Antibiotics may help treat pink eye due to a bacterial infection. They are ineffective in treating the viral and allergic forms of pink eye.

Pinkeye, sometimes called conjunctivitis, does not always require treatment. However, antibiotics may help a person recover quicker from more serious cases of pink eye that bacterial infection causes.

With viral or allergic pink eye, using antibiotics will not provide any benefit. Several home treatments can also help reduce pink eye discomfort and speed recovery.

This article reviews antibiotics for pink eye, how to use them when necessary, and side effects, alongside other steps that may help people improve their symptoms.

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Doctors may sometimes prescribe antibiotic eye drops to treat bacterial pink eye. It depends on how severe the symptoms are. Often, symptoms of pink eye may resolve on their own within 1–2 weeks, and at-home measures may be enough to provide relief.

Antibiotic medications work to kill the bacteria causing the eye infection.

Antibiotics do not have any efficacy in treating allergic and viral conjunctivitis. Usually, a doctor prescribes antibiotics after a clinical examination, where they determine the cause of pink eye.

Differentiating between bacterial and viral pink eye

The symptoms of bacterial, viral, and allergic conjunctivitis may be similar. However, several distinctions may suggest the presence of a bacterial infection.

Redness, burning, and foreign body sensations in the eyes can occur in any type.

Viral or allergic conjunctivitis symptoms may include:

  • itchiness
  • watery discharge
  • light sensitivity

Viral conjunctivitis can lead to swelling of the lymph nodes or a follicular reaction, where tiny-domed-shaped nodules may appear in the conjunctiva. This is a thin layer of cells covering the inner surface of the eyelids and the whites of the eyes.

In case of bacterial infection, additional symptoms may occur, including:

  • mucopurulent discharge, or a thick discharge
  • the presence of small bumps — papillae — in the palpebral conjunctiva
  • morning matting of the eyelids

Learn more about the difference between bacterial and viral conjunctivitis.

Antibiotics for pink eye typically come in the form of eye drops, but they are also available topically.

Usually, antibiotic eye drops for bacterial conjunctivitis are prescription only. These may include:

  • ciprofloxacin (Ciloxan)
  • ofloxacin (Ocuflox)
  • levofloxacin (Iquix, Quixin)
  • gatifloxacin (Zymaxis)
  • azithromycin (AzaSite)
  • moxifloxacin (Moxeza, Vigamox)
  • polymyxin b/trimethoprim (Polytrim)

Learn more about eye drops for pink eye.

People must take antibiotics exactly as their doctor recommends. They should complete the entire treatment course, even if symptoms resolve.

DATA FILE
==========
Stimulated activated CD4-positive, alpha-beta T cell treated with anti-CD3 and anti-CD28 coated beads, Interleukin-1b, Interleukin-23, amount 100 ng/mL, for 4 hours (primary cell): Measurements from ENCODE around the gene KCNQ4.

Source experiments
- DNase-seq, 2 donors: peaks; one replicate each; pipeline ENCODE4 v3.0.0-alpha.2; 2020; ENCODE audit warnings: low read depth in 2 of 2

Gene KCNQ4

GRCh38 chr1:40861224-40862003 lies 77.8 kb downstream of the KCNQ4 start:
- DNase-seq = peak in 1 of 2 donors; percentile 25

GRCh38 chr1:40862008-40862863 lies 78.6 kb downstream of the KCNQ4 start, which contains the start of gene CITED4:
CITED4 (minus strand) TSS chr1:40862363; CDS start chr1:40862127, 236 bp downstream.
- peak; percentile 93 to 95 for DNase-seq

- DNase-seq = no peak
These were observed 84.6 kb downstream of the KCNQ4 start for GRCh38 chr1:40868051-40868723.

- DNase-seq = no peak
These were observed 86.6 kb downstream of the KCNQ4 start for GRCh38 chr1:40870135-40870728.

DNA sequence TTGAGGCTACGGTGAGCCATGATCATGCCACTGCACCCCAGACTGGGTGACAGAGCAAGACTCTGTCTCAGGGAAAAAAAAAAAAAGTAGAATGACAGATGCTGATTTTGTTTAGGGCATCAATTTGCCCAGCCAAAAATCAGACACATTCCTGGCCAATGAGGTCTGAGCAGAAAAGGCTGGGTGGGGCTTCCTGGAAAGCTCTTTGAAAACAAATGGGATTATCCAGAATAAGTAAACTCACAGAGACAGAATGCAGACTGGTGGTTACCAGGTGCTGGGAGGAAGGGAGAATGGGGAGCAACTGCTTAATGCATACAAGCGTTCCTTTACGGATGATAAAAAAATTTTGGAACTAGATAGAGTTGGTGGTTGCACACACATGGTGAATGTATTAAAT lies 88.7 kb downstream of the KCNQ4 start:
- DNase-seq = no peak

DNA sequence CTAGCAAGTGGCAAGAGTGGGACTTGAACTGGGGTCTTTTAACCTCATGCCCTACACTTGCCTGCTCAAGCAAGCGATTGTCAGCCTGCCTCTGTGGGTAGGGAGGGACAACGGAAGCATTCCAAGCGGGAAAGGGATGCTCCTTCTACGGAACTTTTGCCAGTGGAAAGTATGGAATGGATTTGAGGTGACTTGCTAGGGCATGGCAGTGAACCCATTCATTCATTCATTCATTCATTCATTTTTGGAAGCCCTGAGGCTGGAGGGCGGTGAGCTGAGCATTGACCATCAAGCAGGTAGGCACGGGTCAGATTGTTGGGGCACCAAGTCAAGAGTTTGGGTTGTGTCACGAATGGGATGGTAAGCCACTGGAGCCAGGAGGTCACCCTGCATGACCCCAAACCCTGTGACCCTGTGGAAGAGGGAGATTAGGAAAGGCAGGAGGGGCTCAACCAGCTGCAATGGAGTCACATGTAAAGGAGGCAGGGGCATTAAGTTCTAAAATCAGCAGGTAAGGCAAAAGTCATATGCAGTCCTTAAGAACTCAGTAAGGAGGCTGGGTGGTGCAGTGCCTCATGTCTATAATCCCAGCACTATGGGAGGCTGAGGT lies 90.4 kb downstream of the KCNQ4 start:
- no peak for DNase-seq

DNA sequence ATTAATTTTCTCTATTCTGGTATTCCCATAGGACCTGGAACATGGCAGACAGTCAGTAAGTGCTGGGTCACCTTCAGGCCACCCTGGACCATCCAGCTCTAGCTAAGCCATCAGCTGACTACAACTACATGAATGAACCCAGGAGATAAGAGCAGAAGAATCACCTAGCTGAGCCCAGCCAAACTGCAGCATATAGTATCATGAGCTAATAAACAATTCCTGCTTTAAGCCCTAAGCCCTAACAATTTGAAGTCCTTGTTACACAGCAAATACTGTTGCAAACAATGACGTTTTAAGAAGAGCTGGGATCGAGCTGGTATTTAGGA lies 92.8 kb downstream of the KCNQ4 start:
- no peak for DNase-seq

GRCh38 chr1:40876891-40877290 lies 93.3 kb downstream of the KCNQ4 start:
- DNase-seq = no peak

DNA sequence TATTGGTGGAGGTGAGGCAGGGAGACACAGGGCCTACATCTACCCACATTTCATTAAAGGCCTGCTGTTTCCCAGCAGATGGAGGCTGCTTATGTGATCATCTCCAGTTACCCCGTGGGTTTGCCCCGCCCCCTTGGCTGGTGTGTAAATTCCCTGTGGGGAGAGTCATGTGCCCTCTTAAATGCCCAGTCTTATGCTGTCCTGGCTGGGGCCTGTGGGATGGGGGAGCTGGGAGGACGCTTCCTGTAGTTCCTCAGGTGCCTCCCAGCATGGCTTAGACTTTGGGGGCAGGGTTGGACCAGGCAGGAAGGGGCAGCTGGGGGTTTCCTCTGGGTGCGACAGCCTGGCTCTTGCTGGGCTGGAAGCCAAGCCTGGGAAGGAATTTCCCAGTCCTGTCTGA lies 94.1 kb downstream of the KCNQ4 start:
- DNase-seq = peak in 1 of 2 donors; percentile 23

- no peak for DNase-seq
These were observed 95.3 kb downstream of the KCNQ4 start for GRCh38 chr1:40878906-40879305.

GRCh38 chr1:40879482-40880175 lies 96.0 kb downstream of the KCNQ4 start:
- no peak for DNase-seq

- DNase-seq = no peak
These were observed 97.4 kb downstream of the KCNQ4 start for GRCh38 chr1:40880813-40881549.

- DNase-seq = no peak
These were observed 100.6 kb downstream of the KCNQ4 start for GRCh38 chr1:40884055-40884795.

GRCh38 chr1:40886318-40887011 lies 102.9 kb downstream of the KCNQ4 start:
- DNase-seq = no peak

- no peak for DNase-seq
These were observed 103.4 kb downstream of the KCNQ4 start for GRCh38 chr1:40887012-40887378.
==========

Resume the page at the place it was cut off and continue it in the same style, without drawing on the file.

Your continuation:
It is also important for people never to share antibiotics with others or save them for later.

Taking antibiotics prescribed to others or taking them without following a doctor’s recommendations may cause side effects or worsen the condition.

Learn more about using antibiotics safely.

Antibiotics for pink eye may cause side effects. They can vary from mild to severe and include:

A person should immediately contact a doctor if they experience symptoms such as:

  • difficulty breathing or swallowing
  • swelling of the throat, tongue, lips, eyes, limbs, or face
  • hives
  • itching
  • skin rash

People may find relief from the pink eye by applying cold compresses or a warm, damp cloth to clean the eyes as necessary. These measures can reduce the itchiness and speed up recovery.

Learn more about at-home remedies for pink eye.

What to avoid

People should avoid using the same cloth to clean both eyes and wearing contact lenses during recovery.

Other steps a person can take to reduce the risk of getting pink eye or re-infecting themselves may include:

  • Washing hands frequently before and after eating, after going to the bathroom, or after sneezing and coughing.
  • Refraining from rubbing or touching the eyes.
  • Avoiding eye makeup during an active infection.

A person can also store, use, and clean contact lenses as an eye doctor recommends. This will help future prevent pink eye infections.

If a person thinks they may have an eye infection, they should visit a doctor. This is important for someone with a weakened immune system — for example, a person living with HIV. A doctor can determine the cause of the symptoms and recommend the most appropriate treatment, such as antibiotics.

People should also contact a doctor if the eye infection does not improve about 3 days after starting treatment.

Antibiotics only treat pink eye that is due to a bacterial infection. They do not have any effect on allergic and viral pink eye.

Still, most cases of pink eye typically do not require antibiotic treatment and resolve on their own within a couple of weeks. Keeping the infected eye clean and other home remedies can speed up recovery and improve the itchiness or discomfort that conjunctivitis can cause.